As video becomes cheaper to produce and easier for consumers to access, some best practices for using video in a campaign include:
Respect your audience “If we're going to interrupt people, which ads generally do, we have to be worth their while, respect their time, and provide a message that's useful in the most motivating and engaged way,” Winegar said. The three-spot campaign SPM created for the University of Maryland St. Joseph Medical Center in 2013 called “Be Part of Something Greater” incorporated a varied pace, commanding music, dramatic visuals and, at times, silence to create anticipation and intrigue. St. Joseph Medical Center saw a 60% spike in cardiac surgery volume and a 14% rise in orthopedics volume from fiscal 2013 to 2014.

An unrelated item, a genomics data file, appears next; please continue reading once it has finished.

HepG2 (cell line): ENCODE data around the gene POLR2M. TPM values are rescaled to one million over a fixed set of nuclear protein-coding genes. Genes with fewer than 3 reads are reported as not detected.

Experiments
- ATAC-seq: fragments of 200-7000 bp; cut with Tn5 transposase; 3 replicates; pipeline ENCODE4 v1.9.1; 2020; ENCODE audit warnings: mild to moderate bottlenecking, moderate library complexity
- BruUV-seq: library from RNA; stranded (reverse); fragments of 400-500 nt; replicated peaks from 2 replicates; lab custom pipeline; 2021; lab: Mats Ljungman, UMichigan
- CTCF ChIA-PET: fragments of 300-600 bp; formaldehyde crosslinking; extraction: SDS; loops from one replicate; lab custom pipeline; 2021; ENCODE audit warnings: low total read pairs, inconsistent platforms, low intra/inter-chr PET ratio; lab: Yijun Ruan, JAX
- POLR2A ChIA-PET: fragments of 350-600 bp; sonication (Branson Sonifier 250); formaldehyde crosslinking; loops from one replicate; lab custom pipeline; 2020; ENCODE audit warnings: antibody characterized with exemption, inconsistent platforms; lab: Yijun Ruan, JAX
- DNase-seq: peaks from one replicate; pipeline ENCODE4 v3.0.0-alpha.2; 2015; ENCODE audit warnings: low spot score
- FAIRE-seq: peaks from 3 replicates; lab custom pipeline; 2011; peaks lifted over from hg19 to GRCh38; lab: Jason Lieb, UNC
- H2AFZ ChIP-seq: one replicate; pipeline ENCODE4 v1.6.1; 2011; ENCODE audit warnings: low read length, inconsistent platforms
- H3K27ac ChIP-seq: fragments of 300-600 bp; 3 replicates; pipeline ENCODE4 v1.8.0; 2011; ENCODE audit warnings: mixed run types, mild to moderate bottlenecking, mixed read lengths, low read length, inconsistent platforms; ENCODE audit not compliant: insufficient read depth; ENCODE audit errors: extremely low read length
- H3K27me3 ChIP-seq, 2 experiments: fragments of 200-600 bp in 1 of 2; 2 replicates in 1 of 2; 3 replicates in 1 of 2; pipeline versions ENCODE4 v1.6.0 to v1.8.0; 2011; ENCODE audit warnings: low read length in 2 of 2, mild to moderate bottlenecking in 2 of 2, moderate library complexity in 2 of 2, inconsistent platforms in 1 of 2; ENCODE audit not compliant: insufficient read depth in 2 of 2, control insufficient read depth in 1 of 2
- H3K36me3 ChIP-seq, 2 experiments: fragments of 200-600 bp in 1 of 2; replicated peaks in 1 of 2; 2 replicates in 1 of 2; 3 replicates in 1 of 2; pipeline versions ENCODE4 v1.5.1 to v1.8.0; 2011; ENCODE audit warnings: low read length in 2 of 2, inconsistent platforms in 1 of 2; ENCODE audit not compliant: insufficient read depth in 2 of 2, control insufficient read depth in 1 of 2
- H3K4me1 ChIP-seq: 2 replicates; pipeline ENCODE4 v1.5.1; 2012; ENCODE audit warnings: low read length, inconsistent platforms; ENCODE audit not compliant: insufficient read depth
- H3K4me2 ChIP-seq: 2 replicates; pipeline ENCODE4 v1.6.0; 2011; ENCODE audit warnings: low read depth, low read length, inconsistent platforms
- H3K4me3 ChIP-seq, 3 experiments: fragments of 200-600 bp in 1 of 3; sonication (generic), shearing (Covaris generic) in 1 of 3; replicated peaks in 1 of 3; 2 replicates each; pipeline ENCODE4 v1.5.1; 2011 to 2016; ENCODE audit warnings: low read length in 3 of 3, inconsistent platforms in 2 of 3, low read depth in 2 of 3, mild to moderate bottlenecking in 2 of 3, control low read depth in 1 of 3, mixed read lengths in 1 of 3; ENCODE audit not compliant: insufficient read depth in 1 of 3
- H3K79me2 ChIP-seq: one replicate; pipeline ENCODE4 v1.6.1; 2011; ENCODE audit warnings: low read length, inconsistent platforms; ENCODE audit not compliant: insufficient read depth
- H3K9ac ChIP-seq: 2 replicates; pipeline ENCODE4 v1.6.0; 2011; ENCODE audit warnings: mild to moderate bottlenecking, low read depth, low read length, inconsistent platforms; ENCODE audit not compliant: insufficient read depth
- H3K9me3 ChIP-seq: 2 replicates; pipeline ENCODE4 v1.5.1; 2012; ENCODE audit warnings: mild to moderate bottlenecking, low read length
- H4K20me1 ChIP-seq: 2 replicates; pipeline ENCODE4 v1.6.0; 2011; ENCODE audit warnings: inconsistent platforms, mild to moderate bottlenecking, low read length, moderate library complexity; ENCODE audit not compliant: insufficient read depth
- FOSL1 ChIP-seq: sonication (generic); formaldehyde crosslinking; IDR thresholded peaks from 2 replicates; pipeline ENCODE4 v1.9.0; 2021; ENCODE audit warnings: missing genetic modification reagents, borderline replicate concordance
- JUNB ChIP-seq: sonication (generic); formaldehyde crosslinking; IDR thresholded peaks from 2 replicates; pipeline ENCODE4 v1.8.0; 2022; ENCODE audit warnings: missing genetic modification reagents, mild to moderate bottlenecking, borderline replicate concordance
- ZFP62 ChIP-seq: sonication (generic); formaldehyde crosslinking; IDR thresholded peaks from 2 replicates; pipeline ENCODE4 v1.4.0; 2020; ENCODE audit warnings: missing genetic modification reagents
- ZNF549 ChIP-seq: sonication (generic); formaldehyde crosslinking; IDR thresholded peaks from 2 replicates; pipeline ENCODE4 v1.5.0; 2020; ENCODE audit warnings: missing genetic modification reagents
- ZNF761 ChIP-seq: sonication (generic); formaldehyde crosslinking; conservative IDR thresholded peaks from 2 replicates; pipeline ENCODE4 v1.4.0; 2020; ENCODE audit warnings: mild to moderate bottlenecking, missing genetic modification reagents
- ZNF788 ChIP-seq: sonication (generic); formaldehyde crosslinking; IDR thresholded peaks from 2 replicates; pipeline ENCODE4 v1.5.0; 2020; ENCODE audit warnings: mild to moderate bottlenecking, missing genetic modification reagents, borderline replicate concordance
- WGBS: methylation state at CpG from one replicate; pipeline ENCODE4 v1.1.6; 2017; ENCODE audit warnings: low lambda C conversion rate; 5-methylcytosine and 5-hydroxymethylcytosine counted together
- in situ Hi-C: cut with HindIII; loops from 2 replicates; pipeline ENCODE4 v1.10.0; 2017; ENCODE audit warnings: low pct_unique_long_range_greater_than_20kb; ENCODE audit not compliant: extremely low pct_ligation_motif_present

Tell simple, compelling stories. Just as smart engagement sets ads apart, so does simplicity. Simple messages can even work to promote specialized, complicated healthcare procedures, Laughlin said. The agency recently created for client Cadence Health in suburban Chicago a spot called “Life Changing Care” that showed, almost in real time, how Central DuPage Hospital's deep brain stimulation used electrodes to treat a Parkinson's disease patient and counteract his tremors. “There was this incredibly complex procedure, but we were able to show what it did in a simplified way,” Laughlin said. “There's no other way to bring it to life. Words on a page aren't going to give it justice. You really need to see it. Couple that with the words, the titles on the screen, the music, then you really have an emotional journey in 30 seconds.” Traffic to the neurosciences section of Cadence Health's website rose 19% during the campaign and increased 10% year over year.